We do, the only operation we do NOT pack up for would be grass fires.

  4. #29
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    http://en.allexperts.com/q/Small-Eng...-Explosion.htm

    http://www.topix.com/ca/cayuga-on/20...ower-explosion

    http://www.wkbn.com/news/local/25627839.html

    Just a few lawn Mower explosions. Not on fire fighters but yes they are lawn mower explosions. If i had time to research the Firefighter Injury statistics I would bet there wold be one there also.

  5. #30
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    I find it ironic that so many are taking up the case of using their mask on a lawn mower fire when I just spent the last two weeks viewing the same scene on the nightly news....

    ...1000s of firemen in California not wearing a mask let alone using one when every house, tree and blade of grass is on fire around them....yet there is no cry or comment from the Mask up for a smelly fart crowd.

    Use the reach of the stream to your advantage and knock it down from a distance.

    If something explodes your mask is not going to protect you from many projectiles.

    FTM-PTB

  6. #31
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    Quote Originally Posted by MemphisE34a View Post
    Well it should be obvious that lawn mowers, riding mowers, and cars don't blow up.
    Thanks for saying that.

    22 years and i've never seen it. I've had some tires let loose, but never a gas tank.
    I am now a past chief and the views, opinions, and comments are mine and mine alone. I do not speak for any department or in any official capacity. Although, they would be smart to listen to me.

    "The last thing I want to do is hurt you. But it's still on the list."

    "When tempted to fight fire with fire, remember that the Fire Department usually uses water."

  7. #32
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    Simple solution:

    Wear it if you want to or your FD says you have to.

    Don't wear it if your FD says you don't have to and you don't want to.

    Why does everything have to be so frigging hard? This topic seems like a damn no brainer.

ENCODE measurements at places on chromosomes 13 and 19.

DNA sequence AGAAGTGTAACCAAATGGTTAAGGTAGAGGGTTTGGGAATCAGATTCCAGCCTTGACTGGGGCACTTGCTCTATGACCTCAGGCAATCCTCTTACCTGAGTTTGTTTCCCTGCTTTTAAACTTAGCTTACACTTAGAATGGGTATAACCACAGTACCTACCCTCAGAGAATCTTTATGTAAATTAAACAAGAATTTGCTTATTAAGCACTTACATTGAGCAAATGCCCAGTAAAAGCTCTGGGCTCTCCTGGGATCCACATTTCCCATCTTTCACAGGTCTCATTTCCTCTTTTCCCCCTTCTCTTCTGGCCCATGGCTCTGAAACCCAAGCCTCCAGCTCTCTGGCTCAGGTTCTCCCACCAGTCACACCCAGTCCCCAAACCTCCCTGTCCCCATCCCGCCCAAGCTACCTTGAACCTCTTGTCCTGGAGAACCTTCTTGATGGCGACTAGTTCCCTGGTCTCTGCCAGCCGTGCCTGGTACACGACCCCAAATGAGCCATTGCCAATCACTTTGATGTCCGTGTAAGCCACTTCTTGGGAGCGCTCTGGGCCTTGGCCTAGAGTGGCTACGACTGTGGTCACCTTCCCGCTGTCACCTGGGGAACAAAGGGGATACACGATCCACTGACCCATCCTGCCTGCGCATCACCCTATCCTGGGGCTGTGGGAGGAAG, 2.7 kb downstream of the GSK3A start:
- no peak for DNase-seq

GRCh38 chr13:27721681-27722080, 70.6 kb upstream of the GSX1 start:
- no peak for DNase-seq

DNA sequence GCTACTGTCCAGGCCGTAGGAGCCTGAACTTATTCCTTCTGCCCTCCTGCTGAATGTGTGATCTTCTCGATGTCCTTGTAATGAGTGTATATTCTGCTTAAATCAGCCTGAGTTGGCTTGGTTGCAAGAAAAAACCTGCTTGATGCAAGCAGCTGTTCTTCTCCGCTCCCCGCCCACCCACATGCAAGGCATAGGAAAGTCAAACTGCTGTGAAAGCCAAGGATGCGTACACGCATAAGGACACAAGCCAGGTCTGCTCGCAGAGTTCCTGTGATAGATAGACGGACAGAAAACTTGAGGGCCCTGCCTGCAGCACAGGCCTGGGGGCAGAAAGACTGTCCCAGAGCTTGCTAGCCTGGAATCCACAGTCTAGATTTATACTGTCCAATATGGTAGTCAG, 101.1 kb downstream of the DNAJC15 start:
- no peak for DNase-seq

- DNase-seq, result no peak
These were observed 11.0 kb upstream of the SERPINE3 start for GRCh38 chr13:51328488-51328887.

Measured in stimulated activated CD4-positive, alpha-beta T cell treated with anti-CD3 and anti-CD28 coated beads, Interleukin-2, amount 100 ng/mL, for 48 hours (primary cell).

8. #33
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    Quote Originally Posted by FFFRED View Post

    Use the reach of the stream to your advantage and knock it down from a distance.

    FTM-PTB
    It's not friggin rocket science, just do it. Open the line then move in. Don't move in until the wax in you ears melts then open the nozzle.
    There's a bit of distance with a can too for that ****y mattress while waiting for the engine to hook to the standpipe.
    Last edited by len1582; 11-21-2008 at 08:26 PM.

  9. #34
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    Quote Originally Posted by len1582 View Post
    There's a bit of distance with a can too for that ****y mattress while waiting for the engine to hook to the standpipe.
    Please! Im on my 4 off right now. Im not in the mood of thinking about ****y mattresses.
    Just another one of the 99%ers looking up.

  10. #35
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    What about a gas powered leaf blower? You can never be too safe, right?

    Lawnmower fire??? Best topic in awhile...

  11. #36
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    Quote Originally Posted by MemphisE34a View Post
    Well it should be obvious that lawn mowers, riding mowers, and cars don't blow up.
    Didn't you watch CHiPs and Emergency! when you were a kid? Anything can blow up if you roll it on it's side and play some snappy jazz in the background.
    I may speak gibberish, but I don't talk s***! -- Dropkick Murphys

  12. #37
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    "Well it should be obvious that lawn mowers, riding mowers, and cars don't blow up"

    Dude, they do to blow up check out the link

    http://www.metacafe.com/watch/529165...car_explosion/

  13. #38
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    "As a rule of thumb we say all fires to prevent someone form thinking "

    This is why sometimes I dont like SOP's they can tend to make people lose the ability to make their own decisions.

  14. #39
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    Exclamation Stirring the Pot

    I can't say for lawn mowers. But there are some vehicles with body panels that, when burning, give off cinanide gas. Wind shifts, you get a whiff (which you can't smell), and you get to be the latest heralded LODD hero. I don't think I will push my luck since I plan to see my kid grow up.
    Kevin Sink
    Fair Grove Fire Dept.
    Thomasville, NC USA
    kevinsink@northstate.net

  15. #40
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    Smoke is bad for you??? Really

    I wouldn't go on air, but the packs would be on our backs. Last time I checked a hose stream can go a good 70 feet and still apply water to burning objects.